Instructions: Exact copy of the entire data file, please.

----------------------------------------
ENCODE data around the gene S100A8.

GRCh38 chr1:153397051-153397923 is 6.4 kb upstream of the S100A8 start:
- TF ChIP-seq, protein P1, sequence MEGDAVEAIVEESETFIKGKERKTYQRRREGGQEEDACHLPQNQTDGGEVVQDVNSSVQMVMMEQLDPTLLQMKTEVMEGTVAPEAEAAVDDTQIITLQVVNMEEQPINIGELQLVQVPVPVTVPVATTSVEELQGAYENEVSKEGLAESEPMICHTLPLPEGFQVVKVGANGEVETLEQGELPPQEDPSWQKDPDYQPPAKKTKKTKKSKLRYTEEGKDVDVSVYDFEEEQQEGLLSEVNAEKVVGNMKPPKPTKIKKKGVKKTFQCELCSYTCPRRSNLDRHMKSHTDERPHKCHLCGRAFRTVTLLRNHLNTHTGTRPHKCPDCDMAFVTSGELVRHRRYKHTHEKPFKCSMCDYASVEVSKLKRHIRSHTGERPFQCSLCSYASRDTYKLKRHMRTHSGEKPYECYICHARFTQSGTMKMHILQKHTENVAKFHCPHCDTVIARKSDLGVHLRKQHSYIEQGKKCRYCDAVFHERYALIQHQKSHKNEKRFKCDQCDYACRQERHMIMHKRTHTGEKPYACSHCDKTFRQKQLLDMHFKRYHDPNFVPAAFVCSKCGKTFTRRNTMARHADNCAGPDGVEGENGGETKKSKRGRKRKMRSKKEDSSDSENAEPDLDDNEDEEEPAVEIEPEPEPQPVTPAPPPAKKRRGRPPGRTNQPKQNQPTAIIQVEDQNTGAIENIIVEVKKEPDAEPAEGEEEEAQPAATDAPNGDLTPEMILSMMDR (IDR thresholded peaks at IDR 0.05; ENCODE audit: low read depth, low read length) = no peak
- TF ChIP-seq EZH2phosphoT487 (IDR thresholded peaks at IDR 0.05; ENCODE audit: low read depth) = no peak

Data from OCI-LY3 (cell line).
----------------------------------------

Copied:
ENCODE data around the gene S100A8.

GRCh38 chr1:153397051-153397923 is 6.4 kb upstream of the S100A8 start:
- TF ChIP-seq, protein P1, sequence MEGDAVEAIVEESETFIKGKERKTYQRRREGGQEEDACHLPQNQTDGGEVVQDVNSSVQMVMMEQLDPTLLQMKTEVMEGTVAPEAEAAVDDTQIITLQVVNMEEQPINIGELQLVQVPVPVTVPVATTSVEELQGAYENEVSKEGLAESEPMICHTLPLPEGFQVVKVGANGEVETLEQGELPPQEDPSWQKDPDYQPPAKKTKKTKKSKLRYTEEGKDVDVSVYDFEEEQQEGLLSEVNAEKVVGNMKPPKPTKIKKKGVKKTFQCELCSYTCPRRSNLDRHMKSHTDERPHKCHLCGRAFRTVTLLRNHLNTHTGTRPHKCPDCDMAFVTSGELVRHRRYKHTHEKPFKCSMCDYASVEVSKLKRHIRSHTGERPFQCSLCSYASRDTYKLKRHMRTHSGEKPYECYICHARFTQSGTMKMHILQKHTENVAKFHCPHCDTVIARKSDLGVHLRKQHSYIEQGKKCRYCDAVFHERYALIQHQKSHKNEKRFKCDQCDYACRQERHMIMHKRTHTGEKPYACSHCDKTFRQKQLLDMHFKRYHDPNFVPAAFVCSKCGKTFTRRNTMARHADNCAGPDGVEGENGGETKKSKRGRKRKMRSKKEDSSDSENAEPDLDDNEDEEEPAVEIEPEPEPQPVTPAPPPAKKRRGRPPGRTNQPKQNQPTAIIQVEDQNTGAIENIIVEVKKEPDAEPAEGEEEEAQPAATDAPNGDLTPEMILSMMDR (IDR thresholded peaks at IDR 0.05; ENCODE audit: low read depth, low read length) = no peak
- TF ChIP-seq EZH2phosphoT487 (IDR thresholded peaks at IDR 0.05; ENCODE audit: low read depth) = no peak

Data from OCI-LY3 (cell line).